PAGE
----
When you look over the chart below, recognize that when you see a positive double-digit variance, unless you are in a draft with other experts, you can likely get the player a round below where you believe his true value lies. Conversely, a receiver with a negative double-digit is likely going a full round ahead of your expected value. If you still want him, you will have to reach for him.

  FFT Rk vs FFC ADP: Wide Receivers
Player Tm FFC ADP FFT Rk Variance
Mecole Hardman KC 65 40 25
Amon-Ra St. Brown DET 40 17 23
Drake London ATL 55 33 22
Chris Olave NO 56 38 18
Jakobi Meyers NE 59 41 18
Robby Anderson CAR 68 50 18
Christian Kirk JAX 49 32 17
Kenny Golladay NYG 60 43 17
Darnell Mooney CHI 31 18 13
JuJu Smith-Schuster KC 44 31 13
Courtland Sutton DEN 36 24 12
Brandin Cooks HOU 24 13 11
Jerry Jeudy DEN 33 22 11
Tyler Boyd CIN 53 42 11
Mike Williams LAC 30 20 10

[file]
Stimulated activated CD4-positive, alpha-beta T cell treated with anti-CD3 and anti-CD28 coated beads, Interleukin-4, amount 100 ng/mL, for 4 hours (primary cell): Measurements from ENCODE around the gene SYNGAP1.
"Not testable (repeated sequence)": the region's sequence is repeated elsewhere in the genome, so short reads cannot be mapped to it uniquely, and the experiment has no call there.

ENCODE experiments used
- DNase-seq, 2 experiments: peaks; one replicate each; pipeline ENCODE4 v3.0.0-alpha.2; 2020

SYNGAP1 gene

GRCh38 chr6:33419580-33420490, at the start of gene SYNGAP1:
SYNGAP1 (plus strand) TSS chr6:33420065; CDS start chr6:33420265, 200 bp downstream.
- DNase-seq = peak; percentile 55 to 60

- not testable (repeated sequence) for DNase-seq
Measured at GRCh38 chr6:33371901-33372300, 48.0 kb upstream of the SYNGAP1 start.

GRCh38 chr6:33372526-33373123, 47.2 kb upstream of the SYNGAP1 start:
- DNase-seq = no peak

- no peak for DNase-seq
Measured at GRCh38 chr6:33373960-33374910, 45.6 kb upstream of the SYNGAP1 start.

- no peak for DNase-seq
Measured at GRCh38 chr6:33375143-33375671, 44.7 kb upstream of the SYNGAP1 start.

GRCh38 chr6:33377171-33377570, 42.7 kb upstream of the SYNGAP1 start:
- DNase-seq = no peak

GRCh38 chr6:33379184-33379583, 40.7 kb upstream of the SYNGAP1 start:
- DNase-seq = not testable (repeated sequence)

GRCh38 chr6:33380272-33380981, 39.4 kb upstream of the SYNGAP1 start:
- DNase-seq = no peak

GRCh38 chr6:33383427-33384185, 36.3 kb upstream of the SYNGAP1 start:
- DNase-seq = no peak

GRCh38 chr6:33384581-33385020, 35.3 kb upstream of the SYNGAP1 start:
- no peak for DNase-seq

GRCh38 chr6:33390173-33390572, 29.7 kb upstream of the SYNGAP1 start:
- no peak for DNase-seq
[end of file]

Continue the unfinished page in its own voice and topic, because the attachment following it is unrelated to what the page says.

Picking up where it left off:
Michael Pittman Jr. IND 21 14 7
Rashod Bateman BAL 42 35 7
Marvin Jones JAX 70 63 7
D.J. Moore CAR 22 16 6
Treylon Burks TEN 52 46 6
Jameson Williams DET 66 61 5
Keenan Allen LAC 11 8 3
Diontae Johnson PIT 14 11 3
Hunter Renfrow LV 29 26 3
Tyreek Hill MIA 8 6 2
Kadarius Toney NYG 50 48 2
Tim Patrick DEN 62 60 2
Stefon Diggs BUF 5 4 1
Mike Evans TB 10 9 1
Rondale Moore ARI 58 57 1
Cooper Kupp LAR 1 1 0
Justin Jefferson MIN 2 2 0
Ja'Marr Chase CIN 3 3 0
CeeDee Lamb DAL 7 7 0
DK Metcalf SEA 12 12 0
Davante Adams LV 4 5 -1
Tee Higgins CIN 13 15 -2
Terry McLaurin WAS 19 21 -2
Russell Gage TB 51 53 -2
Marquez Valdes-Scantling KC 61 64 -3
Deebo Samuel SF 6 10 -4
Adam Thielen MIN 23 27 -4
Allen Robinson LAR 32 36 -4
Van Jefferson LAR 48 52 -4
Chris Godwin TB 18 23 -5
Elijah Moore NYJ 25 30 -5
Marquise Brown ARI 34 39 -5
Chase Claypool PIT 41 47 -6
DeVante Parker NE 45 51 -6
Jamison Crowder BUF 69 75 -6
Gabriel Davis BUF 37 44 -7
Christian Watson GB 63 70 -7
Amari Cooper CLE 20 28 -8
Tyler Lockett SEA 26 34 -8
Robert Woods TEN 28 37 -9
Skyy Moore KC 64 73 -9
A.J. Brown PHI 9 19 -10
Jaylen Waddle MIA 15 25 -10
Michael Thomas NO 17 29 -12
Michael Gallup DAL 43 56 -13
Brandon Aiyuk SF 35 55 -20
Jarvis Landry NO 47 68 -21
DeVonta Smith PHI 27 49 -22
Sammy Watkins GB 67 89 -22
Corey Davis NYJ 54 77 -23
Allen Lazard GB 57 85 -28
DeAndre Hopkins ARI 16 45 -29
D.J. Chark DET 46 79 -33
Calvin Ridley ATL 38 x x